At various points in the last 300,000 years, Denisova Cave has sheltered three different species of hominins. But with fossils from only eight individuals—four Denisovans, three Neanderthals, and the daughter of a Neanderthal/Denisovan pairing—it’s hard to tell a detailed story about when each species lived in the cave. According to a recent genetic study, however, the Denisovans were the first, arriving around 250,000 years ago. And they may still have been there when the first members of our species arrived around 45,000 years ago.
That timeline is the result of a recent study of mitochondrial DNA (genetic material passed directly from mother to child) mixed into the deep layers of sediment covering the cave floor. The fragments of ancient DNA probably came from a mixture of feces, decomposing remains, and shed skin and hair that ended up mixed with the dirt of the cave floor, according to archaeologist Elena Zavala of the Max Planck Institute for Evolutionary Anthropology, lead author of the study.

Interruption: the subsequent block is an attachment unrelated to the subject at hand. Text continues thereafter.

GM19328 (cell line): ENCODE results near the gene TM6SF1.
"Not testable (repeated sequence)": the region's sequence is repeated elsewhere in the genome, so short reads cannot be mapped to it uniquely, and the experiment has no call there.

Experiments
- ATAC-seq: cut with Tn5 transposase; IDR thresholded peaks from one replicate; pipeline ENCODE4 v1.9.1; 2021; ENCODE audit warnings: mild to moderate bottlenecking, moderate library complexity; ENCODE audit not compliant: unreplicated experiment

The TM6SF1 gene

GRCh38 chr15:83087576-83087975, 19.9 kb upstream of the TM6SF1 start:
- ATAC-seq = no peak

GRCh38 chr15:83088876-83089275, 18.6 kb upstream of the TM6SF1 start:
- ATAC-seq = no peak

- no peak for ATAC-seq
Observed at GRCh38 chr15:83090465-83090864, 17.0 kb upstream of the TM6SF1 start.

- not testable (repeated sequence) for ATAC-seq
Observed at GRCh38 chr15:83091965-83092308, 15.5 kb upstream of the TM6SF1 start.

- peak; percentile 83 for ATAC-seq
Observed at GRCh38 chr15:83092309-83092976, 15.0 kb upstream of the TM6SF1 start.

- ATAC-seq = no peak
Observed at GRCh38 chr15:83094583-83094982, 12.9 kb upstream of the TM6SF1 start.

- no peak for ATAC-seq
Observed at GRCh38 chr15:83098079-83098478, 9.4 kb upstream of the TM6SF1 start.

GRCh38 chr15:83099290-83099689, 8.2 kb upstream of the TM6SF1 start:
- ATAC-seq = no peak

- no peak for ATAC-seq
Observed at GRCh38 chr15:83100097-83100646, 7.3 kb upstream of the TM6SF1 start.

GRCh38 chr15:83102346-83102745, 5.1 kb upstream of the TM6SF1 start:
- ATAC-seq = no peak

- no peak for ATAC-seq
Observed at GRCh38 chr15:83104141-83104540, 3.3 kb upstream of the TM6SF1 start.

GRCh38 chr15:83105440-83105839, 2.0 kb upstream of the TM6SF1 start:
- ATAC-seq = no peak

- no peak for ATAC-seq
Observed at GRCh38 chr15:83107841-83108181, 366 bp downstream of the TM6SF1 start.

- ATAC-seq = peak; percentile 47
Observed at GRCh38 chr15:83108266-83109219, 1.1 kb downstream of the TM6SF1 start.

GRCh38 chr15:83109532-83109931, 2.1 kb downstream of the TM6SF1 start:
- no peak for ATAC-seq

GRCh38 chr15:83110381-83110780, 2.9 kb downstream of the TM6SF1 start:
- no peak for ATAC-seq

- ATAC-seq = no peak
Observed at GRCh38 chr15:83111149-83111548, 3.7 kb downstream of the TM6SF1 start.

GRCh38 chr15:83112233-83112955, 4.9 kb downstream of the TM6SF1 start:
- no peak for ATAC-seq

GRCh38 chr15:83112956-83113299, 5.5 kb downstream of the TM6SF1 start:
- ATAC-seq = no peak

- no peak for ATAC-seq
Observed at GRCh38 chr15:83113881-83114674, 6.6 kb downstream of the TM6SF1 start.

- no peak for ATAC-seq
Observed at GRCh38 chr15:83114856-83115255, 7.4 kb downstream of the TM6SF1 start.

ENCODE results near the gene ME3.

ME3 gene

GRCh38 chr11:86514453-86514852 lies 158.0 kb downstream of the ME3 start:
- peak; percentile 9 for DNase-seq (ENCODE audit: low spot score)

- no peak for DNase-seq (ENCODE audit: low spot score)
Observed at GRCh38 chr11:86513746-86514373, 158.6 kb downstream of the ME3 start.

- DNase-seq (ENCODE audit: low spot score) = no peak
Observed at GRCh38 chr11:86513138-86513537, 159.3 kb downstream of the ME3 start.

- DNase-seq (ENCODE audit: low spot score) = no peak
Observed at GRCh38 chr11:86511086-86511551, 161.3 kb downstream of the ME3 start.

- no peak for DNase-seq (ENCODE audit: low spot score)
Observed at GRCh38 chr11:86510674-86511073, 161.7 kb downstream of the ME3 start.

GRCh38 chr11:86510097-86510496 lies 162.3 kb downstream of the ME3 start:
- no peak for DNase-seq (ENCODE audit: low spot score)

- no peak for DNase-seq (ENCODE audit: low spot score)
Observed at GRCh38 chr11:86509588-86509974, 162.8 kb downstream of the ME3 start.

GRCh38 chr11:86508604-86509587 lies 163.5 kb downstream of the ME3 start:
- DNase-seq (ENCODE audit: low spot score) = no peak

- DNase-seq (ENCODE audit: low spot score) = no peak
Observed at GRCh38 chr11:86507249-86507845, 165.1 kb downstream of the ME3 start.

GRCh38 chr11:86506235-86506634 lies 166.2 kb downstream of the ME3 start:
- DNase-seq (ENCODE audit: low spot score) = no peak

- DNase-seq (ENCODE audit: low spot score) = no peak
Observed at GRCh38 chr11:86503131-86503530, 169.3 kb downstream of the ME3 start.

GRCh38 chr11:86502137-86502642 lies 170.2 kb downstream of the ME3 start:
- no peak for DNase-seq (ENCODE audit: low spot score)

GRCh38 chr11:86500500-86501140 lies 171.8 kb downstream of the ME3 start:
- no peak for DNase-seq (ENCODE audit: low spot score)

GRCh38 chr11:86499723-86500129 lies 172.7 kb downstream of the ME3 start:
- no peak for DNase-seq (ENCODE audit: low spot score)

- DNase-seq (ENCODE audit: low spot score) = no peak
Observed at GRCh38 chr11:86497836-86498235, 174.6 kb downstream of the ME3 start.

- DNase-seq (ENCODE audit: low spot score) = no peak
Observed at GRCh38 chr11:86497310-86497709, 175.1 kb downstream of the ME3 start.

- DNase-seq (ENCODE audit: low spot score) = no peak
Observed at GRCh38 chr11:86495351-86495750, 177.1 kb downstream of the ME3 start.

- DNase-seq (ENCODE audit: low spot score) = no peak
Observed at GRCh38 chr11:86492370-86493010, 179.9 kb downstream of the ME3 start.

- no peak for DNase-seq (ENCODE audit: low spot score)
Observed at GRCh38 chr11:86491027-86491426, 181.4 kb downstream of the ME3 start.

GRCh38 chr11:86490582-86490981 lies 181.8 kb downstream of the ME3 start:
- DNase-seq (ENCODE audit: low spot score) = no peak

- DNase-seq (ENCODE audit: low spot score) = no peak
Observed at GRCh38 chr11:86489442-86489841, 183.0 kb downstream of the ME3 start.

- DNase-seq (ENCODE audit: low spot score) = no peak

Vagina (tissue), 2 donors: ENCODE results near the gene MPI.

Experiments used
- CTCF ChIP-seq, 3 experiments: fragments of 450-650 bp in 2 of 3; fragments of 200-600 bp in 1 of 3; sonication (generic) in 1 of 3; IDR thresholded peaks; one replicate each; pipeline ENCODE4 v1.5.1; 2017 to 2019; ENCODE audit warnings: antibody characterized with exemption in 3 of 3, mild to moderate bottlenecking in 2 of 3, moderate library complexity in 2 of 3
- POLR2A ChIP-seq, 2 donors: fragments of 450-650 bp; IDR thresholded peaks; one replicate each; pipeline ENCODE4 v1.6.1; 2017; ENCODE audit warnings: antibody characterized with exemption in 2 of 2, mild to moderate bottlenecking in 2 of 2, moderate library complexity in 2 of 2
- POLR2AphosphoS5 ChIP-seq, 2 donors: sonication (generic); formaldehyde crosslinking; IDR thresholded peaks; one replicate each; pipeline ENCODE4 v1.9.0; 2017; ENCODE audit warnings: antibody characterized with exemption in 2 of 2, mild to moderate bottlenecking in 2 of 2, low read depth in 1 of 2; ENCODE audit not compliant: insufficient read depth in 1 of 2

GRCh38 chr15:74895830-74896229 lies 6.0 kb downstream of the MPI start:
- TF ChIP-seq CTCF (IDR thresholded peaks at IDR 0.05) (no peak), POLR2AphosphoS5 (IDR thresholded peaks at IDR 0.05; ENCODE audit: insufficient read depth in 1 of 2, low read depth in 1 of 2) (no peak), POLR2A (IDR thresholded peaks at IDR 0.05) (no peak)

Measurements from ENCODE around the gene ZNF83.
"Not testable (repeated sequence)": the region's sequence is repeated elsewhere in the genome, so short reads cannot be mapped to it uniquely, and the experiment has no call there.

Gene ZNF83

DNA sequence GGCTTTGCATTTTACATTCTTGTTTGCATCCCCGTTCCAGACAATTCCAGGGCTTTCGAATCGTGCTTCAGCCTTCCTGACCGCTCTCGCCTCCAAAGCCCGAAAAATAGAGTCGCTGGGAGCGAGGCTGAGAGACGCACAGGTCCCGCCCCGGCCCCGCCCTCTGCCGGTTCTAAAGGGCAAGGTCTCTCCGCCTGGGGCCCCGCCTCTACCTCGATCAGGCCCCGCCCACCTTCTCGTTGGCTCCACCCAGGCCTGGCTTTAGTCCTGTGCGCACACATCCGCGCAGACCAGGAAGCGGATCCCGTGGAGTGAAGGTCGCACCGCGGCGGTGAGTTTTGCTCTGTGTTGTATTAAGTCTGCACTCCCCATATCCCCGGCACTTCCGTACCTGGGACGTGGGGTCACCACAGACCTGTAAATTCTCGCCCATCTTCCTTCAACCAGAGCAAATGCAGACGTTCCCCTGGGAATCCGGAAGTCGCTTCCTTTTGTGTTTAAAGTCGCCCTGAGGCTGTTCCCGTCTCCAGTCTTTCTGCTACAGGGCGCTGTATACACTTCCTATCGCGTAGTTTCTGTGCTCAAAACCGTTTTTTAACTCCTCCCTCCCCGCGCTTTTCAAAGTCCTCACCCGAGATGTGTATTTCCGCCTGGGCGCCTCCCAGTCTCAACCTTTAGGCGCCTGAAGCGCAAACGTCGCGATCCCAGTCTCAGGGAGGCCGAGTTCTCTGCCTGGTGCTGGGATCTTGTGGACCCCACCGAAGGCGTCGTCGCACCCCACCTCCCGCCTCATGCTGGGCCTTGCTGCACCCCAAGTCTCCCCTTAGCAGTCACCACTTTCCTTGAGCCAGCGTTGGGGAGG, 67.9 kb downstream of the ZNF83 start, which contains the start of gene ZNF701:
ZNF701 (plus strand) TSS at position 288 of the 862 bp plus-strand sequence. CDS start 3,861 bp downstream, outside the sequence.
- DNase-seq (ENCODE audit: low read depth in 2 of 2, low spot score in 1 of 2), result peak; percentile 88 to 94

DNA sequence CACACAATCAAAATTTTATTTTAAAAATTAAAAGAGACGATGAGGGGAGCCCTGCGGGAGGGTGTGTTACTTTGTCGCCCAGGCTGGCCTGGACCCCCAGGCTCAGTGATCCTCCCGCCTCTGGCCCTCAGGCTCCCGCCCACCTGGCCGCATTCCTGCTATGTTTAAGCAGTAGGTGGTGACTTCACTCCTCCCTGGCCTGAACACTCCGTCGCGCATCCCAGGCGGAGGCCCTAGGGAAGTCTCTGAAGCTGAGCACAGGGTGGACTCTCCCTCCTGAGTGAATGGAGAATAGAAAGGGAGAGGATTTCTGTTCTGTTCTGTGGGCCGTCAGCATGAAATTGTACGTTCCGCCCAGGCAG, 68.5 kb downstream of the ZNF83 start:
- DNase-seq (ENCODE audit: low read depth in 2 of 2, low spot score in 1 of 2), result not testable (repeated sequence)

“We know that DNA can bind to the minerals found in the sediments and we have also seen microfossils when examining the sediments under a microscope,” she told Ars in an email. “Future studies linking specific elements of the sediment to DNA preservation will help increase our understanding of this process.”